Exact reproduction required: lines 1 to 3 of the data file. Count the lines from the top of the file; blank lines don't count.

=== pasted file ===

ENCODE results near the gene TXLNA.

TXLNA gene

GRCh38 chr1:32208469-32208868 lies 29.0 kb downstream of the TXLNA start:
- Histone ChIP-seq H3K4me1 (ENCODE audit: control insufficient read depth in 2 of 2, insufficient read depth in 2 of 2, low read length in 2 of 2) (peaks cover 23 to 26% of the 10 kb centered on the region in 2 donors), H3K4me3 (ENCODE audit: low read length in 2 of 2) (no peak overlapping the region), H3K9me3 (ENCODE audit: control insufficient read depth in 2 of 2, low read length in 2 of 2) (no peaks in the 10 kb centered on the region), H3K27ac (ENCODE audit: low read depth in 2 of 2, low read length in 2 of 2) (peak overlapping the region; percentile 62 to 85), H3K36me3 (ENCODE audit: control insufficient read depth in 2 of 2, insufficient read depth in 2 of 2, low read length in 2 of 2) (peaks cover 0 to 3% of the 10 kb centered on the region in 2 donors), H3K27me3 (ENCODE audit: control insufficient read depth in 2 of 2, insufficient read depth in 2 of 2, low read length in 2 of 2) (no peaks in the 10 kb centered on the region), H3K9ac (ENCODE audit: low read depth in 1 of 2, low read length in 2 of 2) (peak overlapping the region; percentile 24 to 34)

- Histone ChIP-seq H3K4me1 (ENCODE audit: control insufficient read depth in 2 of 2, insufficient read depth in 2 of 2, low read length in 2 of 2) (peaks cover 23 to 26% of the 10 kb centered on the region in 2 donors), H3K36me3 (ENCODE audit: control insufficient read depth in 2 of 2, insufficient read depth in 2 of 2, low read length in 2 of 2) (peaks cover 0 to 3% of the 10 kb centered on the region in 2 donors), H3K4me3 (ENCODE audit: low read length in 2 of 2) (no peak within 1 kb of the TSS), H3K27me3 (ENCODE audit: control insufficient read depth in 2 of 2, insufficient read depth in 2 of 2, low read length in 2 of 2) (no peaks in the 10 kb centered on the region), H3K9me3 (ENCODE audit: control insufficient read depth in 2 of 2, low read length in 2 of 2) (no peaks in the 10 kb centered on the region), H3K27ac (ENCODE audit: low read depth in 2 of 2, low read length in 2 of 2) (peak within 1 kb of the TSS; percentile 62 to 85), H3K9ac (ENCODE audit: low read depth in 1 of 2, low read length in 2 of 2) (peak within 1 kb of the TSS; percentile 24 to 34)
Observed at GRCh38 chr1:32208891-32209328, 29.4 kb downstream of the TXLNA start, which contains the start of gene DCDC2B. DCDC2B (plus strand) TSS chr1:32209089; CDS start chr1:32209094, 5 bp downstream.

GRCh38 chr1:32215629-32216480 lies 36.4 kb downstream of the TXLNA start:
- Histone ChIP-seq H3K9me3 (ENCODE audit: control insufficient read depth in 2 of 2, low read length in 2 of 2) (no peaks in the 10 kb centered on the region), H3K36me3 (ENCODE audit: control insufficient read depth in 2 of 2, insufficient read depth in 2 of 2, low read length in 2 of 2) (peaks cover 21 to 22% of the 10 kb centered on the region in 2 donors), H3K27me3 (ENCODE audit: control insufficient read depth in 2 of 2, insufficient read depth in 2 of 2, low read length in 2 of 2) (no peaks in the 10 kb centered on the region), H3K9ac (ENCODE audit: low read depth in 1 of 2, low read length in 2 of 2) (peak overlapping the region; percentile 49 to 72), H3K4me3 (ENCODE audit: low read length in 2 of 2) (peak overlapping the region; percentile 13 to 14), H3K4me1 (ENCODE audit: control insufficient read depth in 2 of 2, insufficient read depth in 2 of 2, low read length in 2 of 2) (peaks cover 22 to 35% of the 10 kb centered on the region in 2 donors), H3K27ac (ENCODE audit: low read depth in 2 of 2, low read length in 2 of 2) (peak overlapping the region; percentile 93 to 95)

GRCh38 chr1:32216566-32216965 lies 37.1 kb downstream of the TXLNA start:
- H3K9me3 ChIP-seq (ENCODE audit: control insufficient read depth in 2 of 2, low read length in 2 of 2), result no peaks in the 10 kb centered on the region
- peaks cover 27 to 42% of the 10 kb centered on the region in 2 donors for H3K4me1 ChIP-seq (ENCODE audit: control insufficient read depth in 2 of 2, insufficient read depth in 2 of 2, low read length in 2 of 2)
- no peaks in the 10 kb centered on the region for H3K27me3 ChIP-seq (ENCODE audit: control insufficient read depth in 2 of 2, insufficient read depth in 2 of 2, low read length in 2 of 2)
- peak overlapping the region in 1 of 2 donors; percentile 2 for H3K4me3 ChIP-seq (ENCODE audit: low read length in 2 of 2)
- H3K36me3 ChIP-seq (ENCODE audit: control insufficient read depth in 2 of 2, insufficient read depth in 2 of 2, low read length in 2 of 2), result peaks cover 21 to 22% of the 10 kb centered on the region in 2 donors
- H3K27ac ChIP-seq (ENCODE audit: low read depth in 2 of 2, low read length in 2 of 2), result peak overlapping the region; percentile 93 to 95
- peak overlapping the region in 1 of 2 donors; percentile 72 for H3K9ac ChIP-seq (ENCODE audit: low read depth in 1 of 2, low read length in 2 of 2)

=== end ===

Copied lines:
ENCODE results near the gene TXLNA.

TXLNA gene

GRCh38 chr1:32208469-32208868 lies 29.0 kb downstream of the TXLNA start: